Susceptibility to Exacerbation in Chronic Obstructive Pulmonary Disease

  • Locantore N
  • Ph D
  • Müllerova H
 et al. 
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Background Although we know that exacerbations are key events in chronic obstructive pulmo -nary disease (COPD), our understanding of their frequency, determinants, and effects is incomplete. In a large observational cohort, we tested the hypothesis that there is a frequent-exacerbation phenotype of COPD that is independent of disease severity. Methods We analyzed t he frequency and associat ions of exacerbat ion in 2138 pat ients en -rolled in the Evaluation of COPD Longitudinally to Identify Predictive Surrogate End -points (ECLIPSE) study. Exacerbations were defined as events that led a care pro -vider to prescribe antibiotics or corticosteroids (or both) or that led to hospitalization (severe exacerbations). Exacerbation frequency was observed over a period of 3 years. Results Exacerbations became more frequent (and more severe) as the severity of COPD increased; exacerbation rates in the first year of follow-up were 0.85 per person for patients with stage 2 COPD (with stage defined in accordance with Global Initiative for Chronic Obstructive Lung Disease [GOLD] stages), 1.34 for patients with stage 3, and 2.00 for patients with stage 4. Overall, 22% of patients with stage 2 disease, 33% with stage 3, and 47% with stage 4 had frequent exacerbations (two or more in the first year of follow-up). The single best predictor of exacerbations, across all GOLD stages, was a history of exacerbations. The frequent-exacerbation phenotype appeared to be relatively stable over a period of 3 years and could be predicted on the basis of the patient’s recall of previous treated events. In addition to its asso -ciation with more severe disease and prior exacerbations, the phenotype was inde -pendently associated with a history of gastroesophageal reflux or heartburn, poorer quality of life, and elevated white-cell count. Conclusions Although exacerbations become more frequent and more severe as COPD progresses, the rate at which they occur appears to reflect an independent susceptibility pheno -type. This has implications for the targeting of exacerbation-prevention strategies across the spectrum of disease severity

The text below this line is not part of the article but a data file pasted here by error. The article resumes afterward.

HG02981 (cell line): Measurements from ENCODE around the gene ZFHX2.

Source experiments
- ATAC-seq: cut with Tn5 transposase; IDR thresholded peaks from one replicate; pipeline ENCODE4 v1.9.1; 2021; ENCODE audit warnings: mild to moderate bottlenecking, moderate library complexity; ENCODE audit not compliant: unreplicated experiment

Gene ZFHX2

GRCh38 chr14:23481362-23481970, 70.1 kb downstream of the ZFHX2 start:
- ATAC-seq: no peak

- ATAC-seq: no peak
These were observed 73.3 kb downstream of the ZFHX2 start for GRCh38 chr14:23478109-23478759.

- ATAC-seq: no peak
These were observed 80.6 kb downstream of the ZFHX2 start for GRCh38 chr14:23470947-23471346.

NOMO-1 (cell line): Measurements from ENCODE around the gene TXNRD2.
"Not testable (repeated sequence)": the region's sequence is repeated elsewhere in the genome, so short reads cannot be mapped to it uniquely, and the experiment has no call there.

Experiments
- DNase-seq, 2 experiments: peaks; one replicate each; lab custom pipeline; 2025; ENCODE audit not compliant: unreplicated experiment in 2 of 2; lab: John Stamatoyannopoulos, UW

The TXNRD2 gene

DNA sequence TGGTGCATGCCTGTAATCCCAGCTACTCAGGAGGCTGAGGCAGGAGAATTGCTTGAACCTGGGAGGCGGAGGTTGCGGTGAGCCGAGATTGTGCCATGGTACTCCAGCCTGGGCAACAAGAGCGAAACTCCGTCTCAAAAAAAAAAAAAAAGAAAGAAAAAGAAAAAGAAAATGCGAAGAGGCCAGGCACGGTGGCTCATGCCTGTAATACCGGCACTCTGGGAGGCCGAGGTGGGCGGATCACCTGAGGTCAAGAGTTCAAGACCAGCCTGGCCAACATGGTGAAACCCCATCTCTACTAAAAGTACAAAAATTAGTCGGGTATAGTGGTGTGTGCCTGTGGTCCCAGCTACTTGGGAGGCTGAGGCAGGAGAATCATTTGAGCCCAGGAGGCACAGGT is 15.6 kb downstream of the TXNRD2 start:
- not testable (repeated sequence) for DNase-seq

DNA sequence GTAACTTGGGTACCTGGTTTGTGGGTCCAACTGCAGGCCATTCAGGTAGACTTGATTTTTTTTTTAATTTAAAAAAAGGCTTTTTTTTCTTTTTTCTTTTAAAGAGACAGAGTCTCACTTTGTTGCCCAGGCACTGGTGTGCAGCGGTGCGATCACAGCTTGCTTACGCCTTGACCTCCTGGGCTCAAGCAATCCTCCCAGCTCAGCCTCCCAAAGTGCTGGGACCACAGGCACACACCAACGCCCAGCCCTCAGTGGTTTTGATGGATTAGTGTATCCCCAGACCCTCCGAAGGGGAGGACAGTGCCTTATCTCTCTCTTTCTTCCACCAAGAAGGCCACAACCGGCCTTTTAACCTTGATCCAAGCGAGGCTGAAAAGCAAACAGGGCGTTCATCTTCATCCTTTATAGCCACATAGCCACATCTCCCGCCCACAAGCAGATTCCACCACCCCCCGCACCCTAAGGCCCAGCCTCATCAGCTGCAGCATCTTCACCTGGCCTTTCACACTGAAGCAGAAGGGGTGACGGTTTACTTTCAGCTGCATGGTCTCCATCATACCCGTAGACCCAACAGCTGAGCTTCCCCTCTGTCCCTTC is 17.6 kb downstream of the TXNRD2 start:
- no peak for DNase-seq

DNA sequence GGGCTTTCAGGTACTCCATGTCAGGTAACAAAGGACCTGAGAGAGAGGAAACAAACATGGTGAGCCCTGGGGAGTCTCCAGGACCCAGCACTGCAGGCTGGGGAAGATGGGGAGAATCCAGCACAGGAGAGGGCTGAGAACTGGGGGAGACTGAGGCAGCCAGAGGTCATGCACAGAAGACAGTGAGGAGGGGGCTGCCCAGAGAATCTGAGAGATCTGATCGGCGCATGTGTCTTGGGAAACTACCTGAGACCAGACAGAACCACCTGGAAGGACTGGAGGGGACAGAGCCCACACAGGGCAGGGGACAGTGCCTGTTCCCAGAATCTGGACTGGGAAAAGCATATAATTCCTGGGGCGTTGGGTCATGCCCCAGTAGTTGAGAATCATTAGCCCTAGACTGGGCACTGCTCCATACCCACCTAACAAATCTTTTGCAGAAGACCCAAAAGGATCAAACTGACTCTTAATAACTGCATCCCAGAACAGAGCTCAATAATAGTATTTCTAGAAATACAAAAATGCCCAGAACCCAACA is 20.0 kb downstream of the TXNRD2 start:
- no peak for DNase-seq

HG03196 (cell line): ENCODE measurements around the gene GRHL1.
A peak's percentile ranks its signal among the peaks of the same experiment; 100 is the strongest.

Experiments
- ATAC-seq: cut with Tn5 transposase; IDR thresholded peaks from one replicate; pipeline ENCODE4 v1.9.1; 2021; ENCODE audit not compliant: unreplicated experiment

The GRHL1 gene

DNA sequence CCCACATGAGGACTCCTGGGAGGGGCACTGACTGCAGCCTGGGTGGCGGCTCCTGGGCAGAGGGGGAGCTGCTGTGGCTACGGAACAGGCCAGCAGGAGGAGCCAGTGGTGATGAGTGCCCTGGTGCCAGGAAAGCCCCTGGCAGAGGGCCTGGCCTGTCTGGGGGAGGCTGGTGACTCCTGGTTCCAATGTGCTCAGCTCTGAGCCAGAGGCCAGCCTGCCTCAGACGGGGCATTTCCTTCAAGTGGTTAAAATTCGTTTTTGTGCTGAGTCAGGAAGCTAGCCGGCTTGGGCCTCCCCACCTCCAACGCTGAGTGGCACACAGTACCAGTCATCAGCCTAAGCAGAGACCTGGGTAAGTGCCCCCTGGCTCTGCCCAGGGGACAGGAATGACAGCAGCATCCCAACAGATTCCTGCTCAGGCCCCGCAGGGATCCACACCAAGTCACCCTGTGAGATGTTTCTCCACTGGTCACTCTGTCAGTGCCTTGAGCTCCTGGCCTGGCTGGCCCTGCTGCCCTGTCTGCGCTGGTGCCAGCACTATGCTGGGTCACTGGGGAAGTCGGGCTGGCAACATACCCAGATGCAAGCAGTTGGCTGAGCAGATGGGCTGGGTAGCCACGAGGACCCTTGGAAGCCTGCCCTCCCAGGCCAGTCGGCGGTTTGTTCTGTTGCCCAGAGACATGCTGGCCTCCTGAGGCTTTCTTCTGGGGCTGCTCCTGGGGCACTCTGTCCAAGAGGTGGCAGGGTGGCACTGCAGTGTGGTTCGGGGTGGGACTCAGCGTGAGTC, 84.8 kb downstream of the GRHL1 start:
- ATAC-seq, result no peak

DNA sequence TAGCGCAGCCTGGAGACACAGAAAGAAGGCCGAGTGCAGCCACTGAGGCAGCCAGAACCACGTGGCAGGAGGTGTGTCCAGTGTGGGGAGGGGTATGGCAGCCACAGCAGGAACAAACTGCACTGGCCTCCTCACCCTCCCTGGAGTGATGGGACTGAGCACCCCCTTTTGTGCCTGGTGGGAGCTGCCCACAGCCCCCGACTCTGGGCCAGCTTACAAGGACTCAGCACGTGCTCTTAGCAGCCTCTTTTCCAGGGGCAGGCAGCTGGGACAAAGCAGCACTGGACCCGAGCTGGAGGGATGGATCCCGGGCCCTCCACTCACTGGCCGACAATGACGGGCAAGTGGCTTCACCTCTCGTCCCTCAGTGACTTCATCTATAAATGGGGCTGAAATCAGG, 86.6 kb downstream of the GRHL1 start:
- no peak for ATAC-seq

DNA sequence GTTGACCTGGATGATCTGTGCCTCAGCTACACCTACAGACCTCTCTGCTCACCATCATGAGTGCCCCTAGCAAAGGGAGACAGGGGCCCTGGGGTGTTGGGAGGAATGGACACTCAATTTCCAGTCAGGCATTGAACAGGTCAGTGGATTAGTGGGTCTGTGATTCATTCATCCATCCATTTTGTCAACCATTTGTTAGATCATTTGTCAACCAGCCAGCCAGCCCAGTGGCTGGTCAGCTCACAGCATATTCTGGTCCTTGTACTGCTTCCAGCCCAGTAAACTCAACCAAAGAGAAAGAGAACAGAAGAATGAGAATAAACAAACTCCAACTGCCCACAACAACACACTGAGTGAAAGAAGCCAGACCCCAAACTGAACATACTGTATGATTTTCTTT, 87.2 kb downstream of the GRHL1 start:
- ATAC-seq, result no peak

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  • Nicholas Locantore

  • D Ph

  • Hana Müllerova

  • D Ph

  • Ruth Tal-singer

  • D Ph

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